Lithophaga

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Lithophaga
Temporal range: 225.0–0.0 Ma
Triassic to Recent
File:Zelithophaga truncata.jpg
One valve of a shell of Lithophaga truncata
Scientific classification
Kingdom: Animalia
Phylum: Mollusca
Class: Bivalvia
Subclass: Pteriomorphia
Order: Mytiloida
Family: Mytilidae
Genus: Lithophaga
Röding, 1798
Species

See text

Synonyms[1]

Lithophaga, the date mussels, are a genus of medium-sized marine bivalve molluscs in the family Mytilidae. Some of the earliest fossil Lithophaga shells have been found in Mesozoic rocks from the Alps and from Vancouver Island,[2] [3]

The shells of species in this genus are long and narrow with parallel sides. The animals bore into stone or coral rock with the help of pallial gland secretions,[4] hence the systematic name Lithophaga, which means "stone-eater". Their club-shaped borings are given the trace fossil name Gastrochaenolites.[3]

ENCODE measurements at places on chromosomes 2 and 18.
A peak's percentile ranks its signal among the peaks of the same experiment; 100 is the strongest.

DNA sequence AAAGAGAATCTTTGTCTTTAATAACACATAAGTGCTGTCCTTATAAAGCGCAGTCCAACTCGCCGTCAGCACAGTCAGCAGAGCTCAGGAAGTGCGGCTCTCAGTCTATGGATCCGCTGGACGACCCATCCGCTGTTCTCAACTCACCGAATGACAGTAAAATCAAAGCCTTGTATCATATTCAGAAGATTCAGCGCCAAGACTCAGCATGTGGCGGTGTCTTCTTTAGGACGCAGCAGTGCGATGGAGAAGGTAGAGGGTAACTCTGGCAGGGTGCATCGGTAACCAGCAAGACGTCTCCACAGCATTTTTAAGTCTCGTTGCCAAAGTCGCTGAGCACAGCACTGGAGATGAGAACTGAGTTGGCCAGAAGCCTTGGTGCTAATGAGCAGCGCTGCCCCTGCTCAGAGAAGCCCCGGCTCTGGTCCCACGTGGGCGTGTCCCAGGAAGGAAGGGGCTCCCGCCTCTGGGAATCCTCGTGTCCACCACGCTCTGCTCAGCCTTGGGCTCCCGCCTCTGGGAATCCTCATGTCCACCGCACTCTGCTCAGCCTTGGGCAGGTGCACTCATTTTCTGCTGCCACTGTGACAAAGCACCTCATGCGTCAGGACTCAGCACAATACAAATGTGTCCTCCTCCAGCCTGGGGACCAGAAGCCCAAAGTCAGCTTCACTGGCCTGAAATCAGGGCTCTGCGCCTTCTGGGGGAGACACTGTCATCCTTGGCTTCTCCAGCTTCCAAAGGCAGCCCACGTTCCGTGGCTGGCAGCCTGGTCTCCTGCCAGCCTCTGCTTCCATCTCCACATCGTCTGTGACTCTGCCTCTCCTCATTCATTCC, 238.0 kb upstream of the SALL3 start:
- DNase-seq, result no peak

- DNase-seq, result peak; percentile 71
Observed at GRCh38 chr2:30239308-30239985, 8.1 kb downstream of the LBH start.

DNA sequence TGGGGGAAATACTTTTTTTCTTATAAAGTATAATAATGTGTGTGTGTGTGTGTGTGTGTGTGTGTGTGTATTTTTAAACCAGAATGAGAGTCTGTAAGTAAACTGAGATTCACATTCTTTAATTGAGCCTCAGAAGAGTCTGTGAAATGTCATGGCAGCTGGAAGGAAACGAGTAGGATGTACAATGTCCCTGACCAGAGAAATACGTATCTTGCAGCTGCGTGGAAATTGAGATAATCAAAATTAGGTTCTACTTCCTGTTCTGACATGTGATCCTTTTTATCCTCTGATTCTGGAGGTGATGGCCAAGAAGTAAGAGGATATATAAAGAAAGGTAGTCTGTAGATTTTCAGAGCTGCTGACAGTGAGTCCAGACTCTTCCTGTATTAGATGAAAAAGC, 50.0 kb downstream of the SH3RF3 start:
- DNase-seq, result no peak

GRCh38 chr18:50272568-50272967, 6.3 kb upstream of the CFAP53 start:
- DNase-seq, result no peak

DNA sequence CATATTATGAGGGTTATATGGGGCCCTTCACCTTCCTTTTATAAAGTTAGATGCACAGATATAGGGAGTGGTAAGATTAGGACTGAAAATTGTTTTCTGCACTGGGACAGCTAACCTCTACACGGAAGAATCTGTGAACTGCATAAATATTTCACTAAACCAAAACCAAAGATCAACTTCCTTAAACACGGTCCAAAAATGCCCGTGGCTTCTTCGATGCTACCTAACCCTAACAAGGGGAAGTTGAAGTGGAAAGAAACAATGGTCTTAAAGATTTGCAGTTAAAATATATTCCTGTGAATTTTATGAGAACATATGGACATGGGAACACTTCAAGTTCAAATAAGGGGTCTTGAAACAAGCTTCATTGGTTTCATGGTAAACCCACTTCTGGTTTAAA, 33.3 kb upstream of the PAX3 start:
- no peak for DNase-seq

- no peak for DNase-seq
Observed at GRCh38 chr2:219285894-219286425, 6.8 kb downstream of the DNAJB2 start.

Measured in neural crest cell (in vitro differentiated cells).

Species

Species within the genus Lithophaga include:

References


  1. Gofas, Serge (2004). "Lithophaga Röding, 1798". World Register of Marine Species. 
  2. Ludvigsen, Rolf & Beard, Graham. 1997. West Coast Fossils: A Guide to the Ancient Life of Vancouver Island. pg. 102
  3. 3.0 3.1 Kleemann, K.H., 1994. Mytilid bivalve Lithophaga in Upper Triassic coral Pamiroseris from Zlambach Beds compared with Cretaceous Lithophaga alpina. Facies 30, 151-154.
  4. "integument (mollusks)."Encyclopædia Britannica. 2009. Encyclopædia Britannica 2006 Ultimate Reference Suite DVD